Health Library Explorer
A B C D E F G H I J K L M N O P Q R S T U V W X Y Z A-Z Listings Contact Us
A B C D E F G H I J K L M N O P Q R S T U V W X Y Z
Click a letter to see a list of conditions beginning with that letter.
Click 'Topic Index' to return to the index for the current topic.
Click 'Library Index' to return to the listing of all topics.

Dysarthria: Improving Speech

Two women talking together over coffee.
Practice saying words with your loved one.

Dysarthria is a speech problem caused by a lack of control over the muscles in the face and mouth. Clearer, smoother speech is the goal of rehabilitation. A speech therapist (an expert trained in speech rehabilitation) will work to help you regain vocal control.

How to say it

dihs-AR-three-uh

Speech therapy

The main goal in therapy is to make your loved one more understandable. Your loved one may be taught to control and strengthen muscles in the face and mouth to improve speech. Such exercises are often done in front of a mirror. Your loved one may also be taught new ways of breaking up words or making sounds. For instance, they may do activities that help them:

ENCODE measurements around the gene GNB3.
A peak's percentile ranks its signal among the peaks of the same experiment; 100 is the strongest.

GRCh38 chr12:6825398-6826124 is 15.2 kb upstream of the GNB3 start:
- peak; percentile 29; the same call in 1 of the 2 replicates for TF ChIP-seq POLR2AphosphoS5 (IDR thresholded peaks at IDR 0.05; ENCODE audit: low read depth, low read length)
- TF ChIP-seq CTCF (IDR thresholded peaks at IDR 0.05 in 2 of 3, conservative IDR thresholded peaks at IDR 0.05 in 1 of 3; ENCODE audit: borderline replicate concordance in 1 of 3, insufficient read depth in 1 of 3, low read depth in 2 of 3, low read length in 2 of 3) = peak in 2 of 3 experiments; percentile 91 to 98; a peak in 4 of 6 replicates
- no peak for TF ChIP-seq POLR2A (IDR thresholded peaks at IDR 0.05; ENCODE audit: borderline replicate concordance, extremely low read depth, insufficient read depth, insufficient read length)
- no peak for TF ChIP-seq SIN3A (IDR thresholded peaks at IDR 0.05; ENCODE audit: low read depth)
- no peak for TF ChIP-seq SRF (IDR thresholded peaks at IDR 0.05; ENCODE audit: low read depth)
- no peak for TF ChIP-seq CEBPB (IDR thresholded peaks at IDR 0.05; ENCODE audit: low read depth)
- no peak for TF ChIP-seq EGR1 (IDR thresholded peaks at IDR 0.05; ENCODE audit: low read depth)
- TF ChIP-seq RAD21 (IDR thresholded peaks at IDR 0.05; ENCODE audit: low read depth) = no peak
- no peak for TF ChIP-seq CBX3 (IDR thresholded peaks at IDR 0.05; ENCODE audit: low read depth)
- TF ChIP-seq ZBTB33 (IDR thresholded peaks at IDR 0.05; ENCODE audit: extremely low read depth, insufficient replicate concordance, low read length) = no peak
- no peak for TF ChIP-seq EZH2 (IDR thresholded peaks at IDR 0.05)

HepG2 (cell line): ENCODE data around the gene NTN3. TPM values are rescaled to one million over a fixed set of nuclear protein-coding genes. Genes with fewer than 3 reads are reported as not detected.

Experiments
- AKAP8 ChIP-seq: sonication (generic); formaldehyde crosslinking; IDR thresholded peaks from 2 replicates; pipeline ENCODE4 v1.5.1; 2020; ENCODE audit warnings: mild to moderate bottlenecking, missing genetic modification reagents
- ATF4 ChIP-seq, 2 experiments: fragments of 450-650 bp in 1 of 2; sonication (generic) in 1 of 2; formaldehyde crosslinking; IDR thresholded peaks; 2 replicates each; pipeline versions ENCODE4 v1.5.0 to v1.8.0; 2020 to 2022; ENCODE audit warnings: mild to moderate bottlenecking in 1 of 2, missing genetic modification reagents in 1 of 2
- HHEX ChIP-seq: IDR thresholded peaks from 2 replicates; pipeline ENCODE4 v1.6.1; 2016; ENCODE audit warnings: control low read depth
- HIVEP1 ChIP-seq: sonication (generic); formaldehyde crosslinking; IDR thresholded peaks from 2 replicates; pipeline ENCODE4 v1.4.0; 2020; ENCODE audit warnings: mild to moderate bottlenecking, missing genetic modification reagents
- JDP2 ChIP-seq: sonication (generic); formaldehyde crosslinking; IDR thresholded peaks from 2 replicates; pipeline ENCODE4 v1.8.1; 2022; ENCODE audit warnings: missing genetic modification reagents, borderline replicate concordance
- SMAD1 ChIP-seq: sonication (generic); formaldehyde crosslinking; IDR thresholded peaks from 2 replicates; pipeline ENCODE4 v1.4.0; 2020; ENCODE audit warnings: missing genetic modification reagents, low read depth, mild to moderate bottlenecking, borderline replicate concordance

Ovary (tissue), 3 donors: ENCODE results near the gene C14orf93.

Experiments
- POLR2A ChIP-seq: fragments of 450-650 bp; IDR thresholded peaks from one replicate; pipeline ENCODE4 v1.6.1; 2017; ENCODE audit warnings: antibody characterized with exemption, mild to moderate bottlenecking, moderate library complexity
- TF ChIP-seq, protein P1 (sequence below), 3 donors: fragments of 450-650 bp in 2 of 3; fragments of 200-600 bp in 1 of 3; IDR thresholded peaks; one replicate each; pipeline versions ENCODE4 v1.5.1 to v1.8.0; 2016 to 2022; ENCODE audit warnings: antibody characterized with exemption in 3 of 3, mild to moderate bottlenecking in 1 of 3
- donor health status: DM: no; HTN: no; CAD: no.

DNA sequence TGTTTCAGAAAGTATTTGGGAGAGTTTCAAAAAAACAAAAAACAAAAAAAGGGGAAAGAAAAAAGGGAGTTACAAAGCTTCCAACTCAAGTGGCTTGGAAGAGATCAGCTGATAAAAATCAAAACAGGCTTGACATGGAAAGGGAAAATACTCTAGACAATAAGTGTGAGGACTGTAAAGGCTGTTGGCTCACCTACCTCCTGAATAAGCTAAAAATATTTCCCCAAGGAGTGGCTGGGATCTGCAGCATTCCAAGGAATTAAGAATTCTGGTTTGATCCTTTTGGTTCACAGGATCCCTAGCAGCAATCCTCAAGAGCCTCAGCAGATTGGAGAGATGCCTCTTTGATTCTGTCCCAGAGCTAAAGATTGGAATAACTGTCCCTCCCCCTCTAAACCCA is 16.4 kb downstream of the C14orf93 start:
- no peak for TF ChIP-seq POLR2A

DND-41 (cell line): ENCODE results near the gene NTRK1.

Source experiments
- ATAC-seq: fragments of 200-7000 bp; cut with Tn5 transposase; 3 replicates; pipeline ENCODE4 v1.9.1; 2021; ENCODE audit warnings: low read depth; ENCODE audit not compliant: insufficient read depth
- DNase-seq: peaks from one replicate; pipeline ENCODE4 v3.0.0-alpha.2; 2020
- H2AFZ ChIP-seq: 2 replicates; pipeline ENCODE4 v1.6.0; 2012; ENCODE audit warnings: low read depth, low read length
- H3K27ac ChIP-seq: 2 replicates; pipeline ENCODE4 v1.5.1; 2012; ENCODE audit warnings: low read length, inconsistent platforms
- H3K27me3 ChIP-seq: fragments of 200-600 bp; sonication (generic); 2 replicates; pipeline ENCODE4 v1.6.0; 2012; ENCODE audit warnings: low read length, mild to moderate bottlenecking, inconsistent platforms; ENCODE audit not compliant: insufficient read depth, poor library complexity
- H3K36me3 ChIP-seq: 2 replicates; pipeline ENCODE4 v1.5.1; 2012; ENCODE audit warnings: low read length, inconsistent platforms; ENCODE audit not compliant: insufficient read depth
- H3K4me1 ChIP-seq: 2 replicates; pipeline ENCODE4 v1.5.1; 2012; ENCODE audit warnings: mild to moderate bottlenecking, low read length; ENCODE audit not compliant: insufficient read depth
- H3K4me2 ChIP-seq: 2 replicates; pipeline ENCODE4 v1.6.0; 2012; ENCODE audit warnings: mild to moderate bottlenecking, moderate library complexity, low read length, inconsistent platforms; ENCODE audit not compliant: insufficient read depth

• Improve pronunciation of sounds through speech exercise.

  • Focus on one word at a time rather than on entire sentences.

  • Control and slow down the rate of speech during a conversation.

  • Control breathing during speech.

  • Improve and increase the range of movement with muscles in the mouth, tongue, and respiratory systems.

You can help

Speech, like any skill, gets better with practice. Talk to the person as you normally would. Say what you need to say, then wait for an answer. Try these tips:

  • Practice saying sounds and words with your loved one. The speech therapist may provide word lists.

  • Remind the person to speak slowly. This gives them time to make all the sounds that form each word.

  • Ask your loved one to repeat words you can't understand. Or ask them to try saying it another way.

  • Try not to speak for the person unless it is necessary.

  • Encourage efforts that the person makes to improve speech.

  • Try reducing background noise.

  • Have other ways to communicate available, such as pen and paper.

Online Medical Reviewer: Ashutosh Kacker MD
Online Medical Reviewer: Pat F Bass MD MPH
Online Medical Reviewer: Raymond Kent Turley BSN MSN RN
Date Last Reviewed: 8/1/2020
© 2000-2020 The StayWell Company, LLC. 800 Township Line Road, Yardley, PA 19067. All rights reserved. This information is not intended as a substitute for professional medical care. Always follow your healthcare professional's instructions.